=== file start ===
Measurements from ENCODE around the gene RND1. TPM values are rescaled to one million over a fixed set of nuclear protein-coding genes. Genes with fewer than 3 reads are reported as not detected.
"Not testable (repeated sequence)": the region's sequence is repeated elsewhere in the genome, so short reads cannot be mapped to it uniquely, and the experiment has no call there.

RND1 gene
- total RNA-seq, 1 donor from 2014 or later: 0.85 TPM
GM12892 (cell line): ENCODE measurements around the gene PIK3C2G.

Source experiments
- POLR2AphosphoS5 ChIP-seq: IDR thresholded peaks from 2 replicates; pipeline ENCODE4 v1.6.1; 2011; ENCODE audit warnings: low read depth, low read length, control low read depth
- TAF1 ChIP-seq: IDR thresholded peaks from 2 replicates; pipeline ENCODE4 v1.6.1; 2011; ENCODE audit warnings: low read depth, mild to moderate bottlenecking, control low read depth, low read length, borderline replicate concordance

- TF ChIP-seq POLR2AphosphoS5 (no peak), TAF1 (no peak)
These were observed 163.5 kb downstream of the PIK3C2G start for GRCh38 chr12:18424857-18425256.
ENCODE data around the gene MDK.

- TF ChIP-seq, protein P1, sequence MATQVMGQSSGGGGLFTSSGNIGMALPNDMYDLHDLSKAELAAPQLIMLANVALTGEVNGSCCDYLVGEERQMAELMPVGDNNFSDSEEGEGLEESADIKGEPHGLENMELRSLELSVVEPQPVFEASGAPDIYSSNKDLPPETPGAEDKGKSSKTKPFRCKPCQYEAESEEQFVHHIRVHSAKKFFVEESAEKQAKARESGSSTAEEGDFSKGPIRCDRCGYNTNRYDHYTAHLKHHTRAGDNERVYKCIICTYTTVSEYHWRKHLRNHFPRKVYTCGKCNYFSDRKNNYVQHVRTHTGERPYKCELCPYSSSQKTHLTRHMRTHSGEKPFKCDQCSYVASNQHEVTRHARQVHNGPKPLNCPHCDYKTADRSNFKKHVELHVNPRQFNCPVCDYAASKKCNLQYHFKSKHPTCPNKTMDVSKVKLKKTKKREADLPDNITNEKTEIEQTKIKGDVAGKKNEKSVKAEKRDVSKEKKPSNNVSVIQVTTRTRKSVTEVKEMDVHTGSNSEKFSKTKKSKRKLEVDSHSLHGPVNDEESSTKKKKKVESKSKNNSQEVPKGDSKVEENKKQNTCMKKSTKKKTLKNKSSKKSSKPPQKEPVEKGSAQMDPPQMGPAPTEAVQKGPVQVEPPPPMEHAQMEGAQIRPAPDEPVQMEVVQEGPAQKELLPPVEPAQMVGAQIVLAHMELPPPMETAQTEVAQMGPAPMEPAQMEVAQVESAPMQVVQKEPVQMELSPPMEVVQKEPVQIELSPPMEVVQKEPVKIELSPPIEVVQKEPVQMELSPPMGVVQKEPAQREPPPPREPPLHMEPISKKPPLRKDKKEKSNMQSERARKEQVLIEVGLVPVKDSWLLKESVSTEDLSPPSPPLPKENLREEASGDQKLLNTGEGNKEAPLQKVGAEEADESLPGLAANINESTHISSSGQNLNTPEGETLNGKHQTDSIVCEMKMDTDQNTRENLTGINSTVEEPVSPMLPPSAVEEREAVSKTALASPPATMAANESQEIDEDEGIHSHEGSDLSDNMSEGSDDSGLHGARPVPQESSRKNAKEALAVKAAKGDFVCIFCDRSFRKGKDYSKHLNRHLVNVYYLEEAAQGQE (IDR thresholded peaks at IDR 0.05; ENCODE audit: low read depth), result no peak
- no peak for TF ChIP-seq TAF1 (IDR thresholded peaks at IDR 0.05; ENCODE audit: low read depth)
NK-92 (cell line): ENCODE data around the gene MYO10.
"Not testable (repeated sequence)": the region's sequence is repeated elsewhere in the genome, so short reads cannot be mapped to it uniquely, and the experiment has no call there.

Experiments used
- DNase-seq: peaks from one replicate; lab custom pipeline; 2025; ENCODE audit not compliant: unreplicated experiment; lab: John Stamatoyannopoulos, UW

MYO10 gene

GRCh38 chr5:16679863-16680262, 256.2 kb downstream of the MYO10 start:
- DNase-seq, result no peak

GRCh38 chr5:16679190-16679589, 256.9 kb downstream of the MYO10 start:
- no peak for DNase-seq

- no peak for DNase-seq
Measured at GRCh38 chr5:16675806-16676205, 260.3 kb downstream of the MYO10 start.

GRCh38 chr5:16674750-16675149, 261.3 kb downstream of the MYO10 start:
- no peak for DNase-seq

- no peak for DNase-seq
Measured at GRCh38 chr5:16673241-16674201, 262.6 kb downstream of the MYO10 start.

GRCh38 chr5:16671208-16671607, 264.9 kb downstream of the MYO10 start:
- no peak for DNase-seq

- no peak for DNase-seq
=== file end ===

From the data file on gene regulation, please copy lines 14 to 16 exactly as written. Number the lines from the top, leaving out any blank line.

NK-92 (cell line): ENCODE data around the gene MYO10.
"Not testable (repeated sequence)": the region's sequence is repeated elsewhere in the genome, so short reads cannot be mapped to it uniquely, and the experiment has no call there.

Experiments used